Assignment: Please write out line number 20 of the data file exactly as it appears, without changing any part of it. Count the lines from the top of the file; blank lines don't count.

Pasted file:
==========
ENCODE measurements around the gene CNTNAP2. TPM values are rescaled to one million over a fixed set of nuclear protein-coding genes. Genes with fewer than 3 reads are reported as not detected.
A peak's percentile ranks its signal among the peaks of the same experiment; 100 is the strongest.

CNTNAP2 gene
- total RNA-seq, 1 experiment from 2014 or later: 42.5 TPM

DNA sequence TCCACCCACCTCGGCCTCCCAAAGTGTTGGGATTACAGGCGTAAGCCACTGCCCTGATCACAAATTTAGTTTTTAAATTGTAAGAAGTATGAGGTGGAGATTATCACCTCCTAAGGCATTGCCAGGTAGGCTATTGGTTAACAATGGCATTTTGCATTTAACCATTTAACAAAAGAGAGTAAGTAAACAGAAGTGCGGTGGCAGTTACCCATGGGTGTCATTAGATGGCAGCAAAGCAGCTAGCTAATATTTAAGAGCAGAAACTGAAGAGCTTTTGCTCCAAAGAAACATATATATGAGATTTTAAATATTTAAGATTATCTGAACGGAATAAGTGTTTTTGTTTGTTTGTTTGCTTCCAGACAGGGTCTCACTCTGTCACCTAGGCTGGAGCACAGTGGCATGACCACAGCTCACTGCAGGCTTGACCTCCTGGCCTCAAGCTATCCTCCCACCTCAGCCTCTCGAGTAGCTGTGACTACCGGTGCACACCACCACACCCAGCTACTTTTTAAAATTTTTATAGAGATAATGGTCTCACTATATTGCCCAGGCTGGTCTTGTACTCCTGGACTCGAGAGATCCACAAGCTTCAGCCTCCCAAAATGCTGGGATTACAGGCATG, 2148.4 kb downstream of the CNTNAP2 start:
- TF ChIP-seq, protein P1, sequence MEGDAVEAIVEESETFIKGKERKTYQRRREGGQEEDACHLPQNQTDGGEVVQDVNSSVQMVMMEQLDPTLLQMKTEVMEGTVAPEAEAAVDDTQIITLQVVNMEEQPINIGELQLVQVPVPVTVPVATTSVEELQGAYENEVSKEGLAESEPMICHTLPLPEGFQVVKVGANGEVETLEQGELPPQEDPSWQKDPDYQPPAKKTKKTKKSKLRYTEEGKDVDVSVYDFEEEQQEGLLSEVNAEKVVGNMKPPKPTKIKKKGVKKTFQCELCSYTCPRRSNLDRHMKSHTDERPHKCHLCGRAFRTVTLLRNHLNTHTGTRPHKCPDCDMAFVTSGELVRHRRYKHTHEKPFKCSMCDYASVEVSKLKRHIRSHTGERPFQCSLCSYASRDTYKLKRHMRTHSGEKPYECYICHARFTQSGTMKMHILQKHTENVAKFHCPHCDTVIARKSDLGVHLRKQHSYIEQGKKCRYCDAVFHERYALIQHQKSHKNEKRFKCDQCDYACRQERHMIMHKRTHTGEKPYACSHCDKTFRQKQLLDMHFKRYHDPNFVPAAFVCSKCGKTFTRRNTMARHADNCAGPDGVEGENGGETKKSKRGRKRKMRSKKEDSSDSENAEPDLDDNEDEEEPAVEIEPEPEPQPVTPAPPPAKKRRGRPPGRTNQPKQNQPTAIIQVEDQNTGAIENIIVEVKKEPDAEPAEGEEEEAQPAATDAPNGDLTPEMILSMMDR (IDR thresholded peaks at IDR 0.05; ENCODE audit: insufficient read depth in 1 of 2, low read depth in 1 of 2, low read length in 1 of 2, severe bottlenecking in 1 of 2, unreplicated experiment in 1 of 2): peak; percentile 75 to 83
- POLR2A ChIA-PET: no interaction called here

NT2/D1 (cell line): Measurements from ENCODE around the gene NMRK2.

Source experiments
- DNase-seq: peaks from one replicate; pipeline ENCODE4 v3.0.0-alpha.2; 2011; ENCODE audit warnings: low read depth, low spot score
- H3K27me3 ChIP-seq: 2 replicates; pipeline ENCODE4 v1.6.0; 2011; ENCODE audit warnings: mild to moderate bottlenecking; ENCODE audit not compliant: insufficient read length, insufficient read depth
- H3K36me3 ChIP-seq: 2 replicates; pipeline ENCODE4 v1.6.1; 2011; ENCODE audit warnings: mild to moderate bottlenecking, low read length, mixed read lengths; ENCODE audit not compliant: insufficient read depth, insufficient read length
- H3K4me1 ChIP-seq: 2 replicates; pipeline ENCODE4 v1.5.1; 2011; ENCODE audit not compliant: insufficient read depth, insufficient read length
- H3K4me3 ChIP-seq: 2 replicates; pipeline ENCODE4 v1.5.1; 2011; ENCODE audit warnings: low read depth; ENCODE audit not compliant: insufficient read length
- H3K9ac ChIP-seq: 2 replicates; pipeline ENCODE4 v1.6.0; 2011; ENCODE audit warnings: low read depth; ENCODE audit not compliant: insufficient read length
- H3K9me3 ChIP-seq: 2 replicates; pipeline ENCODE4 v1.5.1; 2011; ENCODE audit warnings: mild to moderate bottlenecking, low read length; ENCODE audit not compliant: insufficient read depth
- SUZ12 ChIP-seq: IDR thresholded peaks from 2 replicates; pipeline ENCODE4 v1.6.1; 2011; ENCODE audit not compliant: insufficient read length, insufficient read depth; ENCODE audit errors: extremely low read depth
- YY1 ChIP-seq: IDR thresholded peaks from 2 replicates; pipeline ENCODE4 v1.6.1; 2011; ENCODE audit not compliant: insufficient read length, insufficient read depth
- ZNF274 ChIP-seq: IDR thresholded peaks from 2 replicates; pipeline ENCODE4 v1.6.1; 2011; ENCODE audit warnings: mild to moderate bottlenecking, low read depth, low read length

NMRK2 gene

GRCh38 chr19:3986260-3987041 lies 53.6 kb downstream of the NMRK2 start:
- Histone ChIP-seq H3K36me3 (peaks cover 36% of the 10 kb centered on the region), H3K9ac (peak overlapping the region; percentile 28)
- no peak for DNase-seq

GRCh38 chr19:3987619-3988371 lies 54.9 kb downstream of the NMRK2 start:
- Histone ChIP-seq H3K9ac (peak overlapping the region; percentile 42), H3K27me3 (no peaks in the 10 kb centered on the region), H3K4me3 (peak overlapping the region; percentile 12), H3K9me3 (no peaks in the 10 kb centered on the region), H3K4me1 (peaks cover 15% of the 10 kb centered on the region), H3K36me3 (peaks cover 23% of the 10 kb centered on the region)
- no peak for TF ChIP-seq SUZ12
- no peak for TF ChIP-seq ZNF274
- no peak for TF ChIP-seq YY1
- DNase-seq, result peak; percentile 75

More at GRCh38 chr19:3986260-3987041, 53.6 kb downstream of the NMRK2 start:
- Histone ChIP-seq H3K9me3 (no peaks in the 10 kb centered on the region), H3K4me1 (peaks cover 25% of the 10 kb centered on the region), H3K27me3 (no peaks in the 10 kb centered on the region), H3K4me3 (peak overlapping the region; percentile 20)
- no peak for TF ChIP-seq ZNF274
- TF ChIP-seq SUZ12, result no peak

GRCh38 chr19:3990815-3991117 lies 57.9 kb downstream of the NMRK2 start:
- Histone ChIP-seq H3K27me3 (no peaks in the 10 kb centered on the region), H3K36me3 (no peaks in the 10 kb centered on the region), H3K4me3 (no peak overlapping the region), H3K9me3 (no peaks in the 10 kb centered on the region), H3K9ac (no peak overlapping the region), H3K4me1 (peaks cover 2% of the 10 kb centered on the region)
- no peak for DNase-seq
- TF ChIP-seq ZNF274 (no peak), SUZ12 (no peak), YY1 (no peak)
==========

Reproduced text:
NMRK2 gene